Maybe you’re wondering why scientists have to use such small volumes?  One reason is because there isn’t a large amount of DNA or RNA or proteins in cells, so when it’s isolated, it doesn’t take up a large volume. As an example, if you isolate the genomic DNA from  5 million cells, you would isolate 10-30ug  of DNA. That’s MICRO grams of DNA – or 0.00003 grams.  As comparison, a grain of salt weighs more than 1200x more than the amount of DNA that you would isolate from 5 million cells!  And this is all in just 50ul of liquid.  Very small amounts! The good news is that working in large volumes isn’t really needed because most experiments don’t need a large quantity of materials to get the answer. Not to mention that working with larger volumes for experiments would be more expensive.  If you are doing an enzymatic reaction, a larger volume reaction would require more enzyme.  To get an idea of what this would cost,  a very common reaction cuts DNA with restriction enzymes, which are essentially super-specific DNA scissors. These restriction enzymes cost several hundred dollars per tube and you use 0.5-1ul for every 50ul reaction.  If you did a reaction in a large test tube of 10ml, you’d need 200 times more enzyme and would go through hundreds or thousands of dollars if enzyme for each experiment.  Labs are not that rich!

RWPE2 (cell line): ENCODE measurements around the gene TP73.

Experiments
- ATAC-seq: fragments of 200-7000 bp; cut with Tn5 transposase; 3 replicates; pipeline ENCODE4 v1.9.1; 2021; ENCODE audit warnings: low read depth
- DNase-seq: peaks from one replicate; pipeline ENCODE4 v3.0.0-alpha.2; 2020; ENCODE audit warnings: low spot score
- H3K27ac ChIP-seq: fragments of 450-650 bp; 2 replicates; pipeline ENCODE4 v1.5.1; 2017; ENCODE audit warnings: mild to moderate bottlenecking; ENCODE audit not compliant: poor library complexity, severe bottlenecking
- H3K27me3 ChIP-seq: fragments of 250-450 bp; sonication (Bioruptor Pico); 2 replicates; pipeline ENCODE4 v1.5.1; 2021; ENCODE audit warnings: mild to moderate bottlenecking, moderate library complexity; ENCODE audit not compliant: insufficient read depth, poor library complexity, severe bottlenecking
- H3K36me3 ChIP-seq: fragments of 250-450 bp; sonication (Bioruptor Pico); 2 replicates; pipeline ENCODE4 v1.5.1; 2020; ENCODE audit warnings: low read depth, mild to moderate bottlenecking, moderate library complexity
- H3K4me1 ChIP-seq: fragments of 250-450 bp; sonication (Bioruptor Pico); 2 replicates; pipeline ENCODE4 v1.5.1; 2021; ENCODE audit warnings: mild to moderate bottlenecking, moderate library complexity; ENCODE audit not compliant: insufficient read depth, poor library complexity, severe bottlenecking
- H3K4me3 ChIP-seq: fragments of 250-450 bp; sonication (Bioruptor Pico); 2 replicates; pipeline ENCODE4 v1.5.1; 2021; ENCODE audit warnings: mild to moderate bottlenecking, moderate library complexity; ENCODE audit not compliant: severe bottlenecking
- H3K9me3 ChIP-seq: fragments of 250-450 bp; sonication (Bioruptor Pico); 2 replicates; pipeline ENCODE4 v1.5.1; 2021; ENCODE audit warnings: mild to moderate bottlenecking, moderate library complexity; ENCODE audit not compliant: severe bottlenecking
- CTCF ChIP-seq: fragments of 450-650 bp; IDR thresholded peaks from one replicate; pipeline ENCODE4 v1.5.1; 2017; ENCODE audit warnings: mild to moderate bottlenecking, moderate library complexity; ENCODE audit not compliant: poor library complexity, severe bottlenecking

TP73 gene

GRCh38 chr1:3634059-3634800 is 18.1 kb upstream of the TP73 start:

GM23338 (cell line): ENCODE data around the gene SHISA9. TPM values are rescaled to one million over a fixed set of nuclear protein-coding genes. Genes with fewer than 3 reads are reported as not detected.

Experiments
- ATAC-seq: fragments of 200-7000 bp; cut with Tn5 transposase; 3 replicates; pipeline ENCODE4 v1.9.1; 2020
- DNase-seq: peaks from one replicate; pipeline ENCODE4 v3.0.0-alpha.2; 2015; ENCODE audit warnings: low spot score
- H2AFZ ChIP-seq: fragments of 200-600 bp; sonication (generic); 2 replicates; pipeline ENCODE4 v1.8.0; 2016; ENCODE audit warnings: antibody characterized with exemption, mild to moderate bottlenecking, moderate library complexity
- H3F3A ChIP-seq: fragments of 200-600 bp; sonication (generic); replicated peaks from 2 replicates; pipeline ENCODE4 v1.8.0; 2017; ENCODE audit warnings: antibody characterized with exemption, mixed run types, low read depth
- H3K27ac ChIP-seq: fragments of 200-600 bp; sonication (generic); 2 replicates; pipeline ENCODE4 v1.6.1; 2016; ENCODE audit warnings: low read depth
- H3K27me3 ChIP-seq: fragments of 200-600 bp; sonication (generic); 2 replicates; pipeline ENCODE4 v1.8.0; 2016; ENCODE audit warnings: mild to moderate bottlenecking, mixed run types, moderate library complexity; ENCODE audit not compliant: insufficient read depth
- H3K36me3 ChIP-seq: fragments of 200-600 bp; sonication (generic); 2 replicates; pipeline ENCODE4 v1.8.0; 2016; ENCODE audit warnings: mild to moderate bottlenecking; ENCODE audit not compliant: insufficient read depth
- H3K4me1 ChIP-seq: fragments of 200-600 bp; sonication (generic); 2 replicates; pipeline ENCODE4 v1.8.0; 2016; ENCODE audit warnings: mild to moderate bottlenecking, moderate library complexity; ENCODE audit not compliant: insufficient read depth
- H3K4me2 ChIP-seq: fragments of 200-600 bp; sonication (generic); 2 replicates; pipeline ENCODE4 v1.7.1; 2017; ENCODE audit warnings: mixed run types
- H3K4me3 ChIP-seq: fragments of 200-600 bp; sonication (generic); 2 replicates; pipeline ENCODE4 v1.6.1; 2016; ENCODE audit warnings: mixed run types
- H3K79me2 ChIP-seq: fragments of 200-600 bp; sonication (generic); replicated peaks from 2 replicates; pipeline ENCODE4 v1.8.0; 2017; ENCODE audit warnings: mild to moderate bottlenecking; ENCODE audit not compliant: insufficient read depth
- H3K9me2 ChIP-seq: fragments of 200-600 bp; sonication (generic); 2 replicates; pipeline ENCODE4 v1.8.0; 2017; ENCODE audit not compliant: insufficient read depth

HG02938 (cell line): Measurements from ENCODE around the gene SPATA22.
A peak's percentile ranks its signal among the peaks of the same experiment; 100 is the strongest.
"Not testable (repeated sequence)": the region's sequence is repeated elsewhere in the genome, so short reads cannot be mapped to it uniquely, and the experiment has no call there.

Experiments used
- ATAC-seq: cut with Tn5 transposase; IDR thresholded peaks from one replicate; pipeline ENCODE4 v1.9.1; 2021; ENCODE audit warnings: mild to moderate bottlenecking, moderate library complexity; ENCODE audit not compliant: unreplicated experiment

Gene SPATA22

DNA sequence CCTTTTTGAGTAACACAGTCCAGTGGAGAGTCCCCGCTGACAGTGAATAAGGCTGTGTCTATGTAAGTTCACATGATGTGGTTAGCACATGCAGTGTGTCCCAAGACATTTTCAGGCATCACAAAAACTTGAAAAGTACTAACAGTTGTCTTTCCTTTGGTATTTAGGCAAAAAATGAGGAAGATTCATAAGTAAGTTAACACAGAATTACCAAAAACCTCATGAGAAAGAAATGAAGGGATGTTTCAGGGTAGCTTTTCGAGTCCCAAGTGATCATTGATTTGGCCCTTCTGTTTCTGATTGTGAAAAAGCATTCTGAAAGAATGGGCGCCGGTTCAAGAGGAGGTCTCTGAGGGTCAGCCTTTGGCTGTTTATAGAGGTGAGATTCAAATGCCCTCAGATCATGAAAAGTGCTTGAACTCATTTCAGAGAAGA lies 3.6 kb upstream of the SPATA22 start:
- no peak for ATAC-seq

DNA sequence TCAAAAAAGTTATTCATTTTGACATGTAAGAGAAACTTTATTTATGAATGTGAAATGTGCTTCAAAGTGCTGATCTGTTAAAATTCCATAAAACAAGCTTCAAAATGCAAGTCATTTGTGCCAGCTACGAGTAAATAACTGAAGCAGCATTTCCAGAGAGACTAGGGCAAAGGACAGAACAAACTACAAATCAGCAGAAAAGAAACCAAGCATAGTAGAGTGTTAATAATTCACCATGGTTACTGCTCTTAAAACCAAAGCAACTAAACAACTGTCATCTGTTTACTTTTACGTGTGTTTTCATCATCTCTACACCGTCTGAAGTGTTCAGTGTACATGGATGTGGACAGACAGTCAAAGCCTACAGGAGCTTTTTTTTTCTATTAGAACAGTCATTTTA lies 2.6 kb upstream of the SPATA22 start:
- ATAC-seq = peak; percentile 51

Fortunately scientists have developed techniques and equipment, like the micropipette, that can manipulate, detect and analyze incredibly small amount of DNA or RNA or proteins. For most bench scientists, learning how to use a micropipette is done on day one (I learned how to use one in high school at City Lab) and pretty soon becomes second nature.  In grad school, I pipetted so much that there were days I’d go home with a sore thumb or pipetting  calluses. However all this practice did pay off.  I picked up a pipette for the first time in 8 years a few weeks ago to start doing experiments in my new lab. After all these years, it was just like riding a bike – or in this case just like “using a pipette”.